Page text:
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The quality of clinical practice guidelines in China: a systematic assessment

Authors

  • Jing Hu MD PhD,

    1. Department of Epidemiology and Biostatistics, School of Public Health, Peking University Health Science Centre, Beijing, China
    2. Evidence-Based Medicine Center, Peking University, Beijing, China
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  • Ru Chen MD,

    1. Department of Epidemiology and Biostatistics, School of Public Health, Peking University Health Science Centre, Beijing, China
    2. Evidence-Based Medicine Center, Peking University, Beijing, China
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  • Shanshan Wu MS,

    1. Department of Epidemiology and Biostatistics, School of Public Health, Peking University Health Science Centre, Beijing, China
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  • Jinling Tang PhD,

    Director
    1. Hong Kong Cochrane Centre, School of Public Health, Faculty of Medicine, Chinese University of Hong Kong, Hong Kong, China
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  • Gillian Leng MD,

    Deputy Chief Executive
    1. National Institute for Health and Clinical Excellence, London, UK
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  • Ilkka Kunnamo MD PhD,

    Adjunct Professor
    1. The Finnish Medical Society Duodecim, Helsinki, Finland
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  • Zhirong Yang MS,

    1. Department of Epidemiology and Biostatistics, School of Public Health, Peking University Health Science Centre, Beijing, China
    2. Evidence-Based Medicine Center, Peking University, Beijing, China
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  • Weiwei Wang MS,

    1. Department of Epidemiology and Biostatistics, School of Public Health, Peking University Health Science Centre, Beijing, China
    2. Evidence-Based Medicine Center, Peking University, Beijing, China
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  • Xinyang Hua MS,

    1. Department of Epidemiology and Biostatistics, School of Public Health, Peking University Health Science Centre, Beijing, China
    2. Evidence-Based Medicine Center, Peking University, Beijing, China
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  • Yuelun Zhang MS,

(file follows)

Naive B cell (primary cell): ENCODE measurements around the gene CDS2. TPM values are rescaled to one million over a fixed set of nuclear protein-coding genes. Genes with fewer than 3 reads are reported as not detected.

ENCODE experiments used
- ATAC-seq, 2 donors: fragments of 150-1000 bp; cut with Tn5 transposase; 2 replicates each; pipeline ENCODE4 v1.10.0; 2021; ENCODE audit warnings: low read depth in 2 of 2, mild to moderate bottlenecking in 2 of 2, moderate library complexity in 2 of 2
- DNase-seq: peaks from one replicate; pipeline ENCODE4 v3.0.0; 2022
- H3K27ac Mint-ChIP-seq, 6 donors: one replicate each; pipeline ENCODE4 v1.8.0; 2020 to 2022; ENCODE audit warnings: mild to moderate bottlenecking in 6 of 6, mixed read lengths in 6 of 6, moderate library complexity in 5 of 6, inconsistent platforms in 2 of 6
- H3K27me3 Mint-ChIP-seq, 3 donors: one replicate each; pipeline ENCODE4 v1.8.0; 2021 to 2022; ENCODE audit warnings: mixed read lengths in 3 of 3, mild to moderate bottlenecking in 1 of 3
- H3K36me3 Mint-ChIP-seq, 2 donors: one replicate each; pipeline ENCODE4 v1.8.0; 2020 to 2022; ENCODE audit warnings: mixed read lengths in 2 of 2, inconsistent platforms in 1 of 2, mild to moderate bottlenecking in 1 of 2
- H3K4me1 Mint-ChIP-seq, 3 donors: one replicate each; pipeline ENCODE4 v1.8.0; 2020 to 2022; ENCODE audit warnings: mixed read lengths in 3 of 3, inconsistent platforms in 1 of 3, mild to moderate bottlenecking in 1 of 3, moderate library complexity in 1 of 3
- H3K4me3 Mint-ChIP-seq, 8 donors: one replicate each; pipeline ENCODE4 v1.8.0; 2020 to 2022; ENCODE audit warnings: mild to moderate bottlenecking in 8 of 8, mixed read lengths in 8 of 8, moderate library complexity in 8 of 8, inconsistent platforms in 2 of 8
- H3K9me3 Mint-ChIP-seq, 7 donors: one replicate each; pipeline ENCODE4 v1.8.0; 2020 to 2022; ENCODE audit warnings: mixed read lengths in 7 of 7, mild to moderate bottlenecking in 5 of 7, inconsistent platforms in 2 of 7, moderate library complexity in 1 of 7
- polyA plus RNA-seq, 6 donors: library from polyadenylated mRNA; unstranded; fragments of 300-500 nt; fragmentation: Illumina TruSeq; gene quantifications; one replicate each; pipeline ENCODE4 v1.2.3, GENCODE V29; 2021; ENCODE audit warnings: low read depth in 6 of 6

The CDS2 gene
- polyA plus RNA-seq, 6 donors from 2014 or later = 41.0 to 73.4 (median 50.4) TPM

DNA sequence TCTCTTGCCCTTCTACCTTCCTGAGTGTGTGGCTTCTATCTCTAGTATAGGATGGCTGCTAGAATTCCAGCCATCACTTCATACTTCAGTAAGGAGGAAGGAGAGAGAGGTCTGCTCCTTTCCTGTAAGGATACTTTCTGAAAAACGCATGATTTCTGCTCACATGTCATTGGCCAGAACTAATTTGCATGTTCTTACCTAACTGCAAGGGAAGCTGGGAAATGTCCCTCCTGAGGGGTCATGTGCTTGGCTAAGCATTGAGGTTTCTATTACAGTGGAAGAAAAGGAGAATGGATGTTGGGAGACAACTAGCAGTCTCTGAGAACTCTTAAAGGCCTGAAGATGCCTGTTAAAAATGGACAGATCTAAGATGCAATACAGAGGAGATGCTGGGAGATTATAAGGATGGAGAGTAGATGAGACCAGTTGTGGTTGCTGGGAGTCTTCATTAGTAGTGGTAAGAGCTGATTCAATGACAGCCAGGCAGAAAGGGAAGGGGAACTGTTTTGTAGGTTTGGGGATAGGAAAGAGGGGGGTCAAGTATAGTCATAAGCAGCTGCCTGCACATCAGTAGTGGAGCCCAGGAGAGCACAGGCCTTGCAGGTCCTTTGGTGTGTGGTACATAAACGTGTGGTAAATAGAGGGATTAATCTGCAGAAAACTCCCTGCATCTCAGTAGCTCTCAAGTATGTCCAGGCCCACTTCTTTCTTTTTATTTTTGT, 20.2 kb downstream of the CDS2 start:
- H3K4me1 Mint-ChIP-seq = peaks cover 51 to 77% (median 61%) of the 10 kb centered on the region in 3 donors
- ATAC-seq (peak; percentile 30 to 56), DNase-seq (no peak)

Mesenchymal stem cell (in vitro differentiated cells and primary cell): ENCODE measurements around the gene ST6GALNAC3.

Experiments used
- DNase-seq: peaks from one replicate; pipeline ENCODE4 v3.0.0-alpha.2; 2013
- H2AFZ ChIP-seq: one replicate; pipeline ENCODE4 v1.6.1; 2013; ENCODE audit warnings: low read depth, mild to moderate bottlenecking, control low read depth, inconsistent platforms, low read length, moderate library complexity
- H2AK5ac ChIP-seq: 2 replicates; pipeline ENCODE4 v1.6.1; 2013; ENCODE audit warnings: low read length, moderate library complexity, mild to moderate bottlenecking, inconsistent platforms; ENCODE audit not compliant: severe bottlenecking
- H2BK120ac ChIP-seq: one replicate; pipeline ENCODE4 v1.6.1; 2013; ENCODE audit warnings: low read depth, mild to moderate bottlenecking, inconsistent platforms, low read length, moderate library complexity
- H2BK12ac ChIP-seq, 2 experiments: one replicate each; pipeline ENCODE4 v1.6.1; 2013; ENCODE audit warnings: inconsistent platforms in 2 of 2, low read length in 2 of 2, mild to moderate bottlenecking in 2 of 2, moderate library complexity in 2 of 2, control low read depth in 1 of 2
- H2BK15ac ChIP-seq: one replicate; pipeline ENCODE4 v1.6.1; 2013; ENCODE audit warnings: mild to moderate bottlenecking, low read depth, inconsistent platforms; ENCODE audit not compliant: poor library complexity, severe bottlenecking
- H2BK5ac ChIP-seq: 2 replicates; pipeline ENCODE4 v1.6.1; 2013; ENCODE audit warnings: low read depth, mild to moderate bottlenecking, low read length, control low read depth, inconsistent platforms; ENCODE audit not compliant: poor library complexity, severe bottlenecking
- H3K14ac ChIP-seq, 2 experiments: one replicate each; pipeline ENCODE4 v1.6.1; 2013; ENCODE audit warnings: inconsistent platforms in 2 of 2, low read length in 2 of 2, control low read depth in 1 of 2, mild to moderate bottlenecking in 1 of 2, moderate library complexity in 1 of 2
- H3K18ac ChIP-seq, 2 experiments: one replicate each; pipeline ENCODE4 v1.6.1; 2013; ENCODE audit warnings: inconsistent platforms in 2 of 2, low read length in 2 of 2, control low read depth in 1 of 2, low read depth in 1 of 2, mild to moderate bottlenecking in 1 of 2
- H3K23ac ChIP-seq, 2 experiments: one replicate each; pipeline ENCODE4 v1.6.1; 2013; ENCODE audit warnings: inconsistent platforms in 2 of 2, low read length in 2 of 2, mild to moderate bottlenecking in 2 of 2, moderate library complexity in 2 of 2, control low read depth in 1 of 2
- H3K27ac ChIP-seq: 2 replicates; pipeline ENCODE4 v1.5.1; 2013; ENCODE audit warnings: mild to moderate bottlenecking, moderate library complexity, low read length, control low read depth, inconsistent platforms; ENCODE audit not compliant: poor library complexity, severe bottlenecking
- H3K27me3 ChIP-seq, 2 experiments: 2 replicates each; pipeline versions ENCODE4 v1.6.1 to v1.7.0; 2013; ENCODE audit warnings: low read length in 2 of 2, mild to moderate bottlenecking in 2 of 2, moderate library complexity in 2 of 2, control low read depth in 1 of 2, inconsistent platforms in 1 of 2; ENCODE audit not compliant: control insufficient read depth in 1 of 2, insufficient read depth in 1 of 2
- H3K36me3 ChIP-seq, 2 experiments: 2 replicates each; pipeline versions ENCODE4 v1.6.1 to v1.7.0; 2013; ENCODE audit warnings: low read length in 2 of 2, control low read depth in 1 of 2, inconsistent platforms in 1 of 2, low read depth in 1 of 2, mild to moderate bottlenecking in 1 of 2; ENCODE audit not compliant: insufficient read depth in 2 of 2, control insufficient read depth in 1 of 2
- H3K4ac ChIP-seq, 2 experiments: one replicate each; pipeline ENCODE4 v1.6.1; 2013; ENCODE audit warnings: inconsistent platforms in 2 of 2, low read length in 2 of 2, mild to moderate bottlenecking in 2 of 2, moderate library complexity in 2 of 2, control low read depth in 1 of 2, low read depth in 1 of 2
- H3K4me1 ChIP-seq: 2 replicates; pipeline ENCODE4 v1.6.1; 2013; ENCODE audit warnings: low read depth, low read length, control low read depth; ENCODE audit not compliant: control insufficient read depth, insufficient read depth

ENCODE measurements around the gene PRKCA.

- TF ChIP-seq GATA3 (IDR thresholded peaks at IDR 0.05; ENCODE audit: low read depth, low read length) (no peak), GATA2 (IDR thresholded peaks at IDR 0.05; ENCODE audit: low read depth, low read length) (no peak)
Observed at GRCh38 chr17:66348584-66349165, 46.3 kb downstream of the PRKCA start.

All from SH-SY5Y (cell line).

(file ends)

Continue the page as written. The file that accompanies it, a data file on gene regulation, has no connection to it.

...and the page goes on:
1. Department of Epidemiology and Biostatistics, School of Public Health, Peking University Health Science Centre, Beijing, China
    2. Evidence-Based Medicine Center, Peking University, Beijing, China
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  • Yanming Xie MS,

    Deputy Director
    1. Institute of Basic Research in Clinical Medicine, China Academy of Chinese Medical Sciences, Beijing, China
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  • Siyan Zhan MD PhD

    Corresponding author
    1. Evidence-Based Medicine Center, Peking University, Beijing, China
    • Department of Epidemiology and Biostatistics, School of Public Health, Peking University Health Science Centre, Beijing, China
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  • Conflict of interest: The authors have declared that no competing interests exist.

Correspondence

Prof. Siyan Zhan

Evidence-Based Medicine Center

School of Public Health

Peking University Health Science Centre

38# Xueyuan Road

Haidian District

Beijing 100191

China

E-mail: siyan-zhan@bjmu.edu.cn

Abstract

Background

Clinical guidelines are an important tool for improving service quality, the benefits of guidelines depend on their quality. In China, there has been a great increase in production of guidelines. However, little is known about their quality.

Method

We identified Chinese guidelines published between 2006 and 2010 by searching three Chinese full-text databases, major Chinese guidelines websites and Google. Three appraisers independently evaluated each guideline by using the Appraisal of Guidelines for Research and Evaluation (AGREE) instrument. Subgroup analyses were performed according to source, title, version, aspect of care and developer of guidelines.

Results

A total of 327 guidelines were eligible and 57 were excluded for their lacking of any account of the guideline development methodology. Of the 270 guidelines, 77 (28.5%) can be recommended, 6 (2.2%) were evidence-based guidelines. Sixteen (5.9%) guidelines described the methods used to search for evidence, 61 (22.6%) appraised the quality of evidence and 53 (19.6%) graded the strength of recommendations. Two guidelines declared the involvement of methodological experts and none reported considering patients’ values. 29 (10.7%) guidelines received drug company sponsorship but only two declared the views of the funding bodies did not influence the recommendations, 259 (95.9%) didn't declare the interest conflicts of guideline developers. Guidelines downloaded from Internet and with updated versions yielded higher quality than the rest.

Conclusions

Although numerous guidelines were produced in China, the quality was generally low. Focusing on improving the quality of Chinese guidelines, rather than continuing to produce them in great quantity, is urgently needed.

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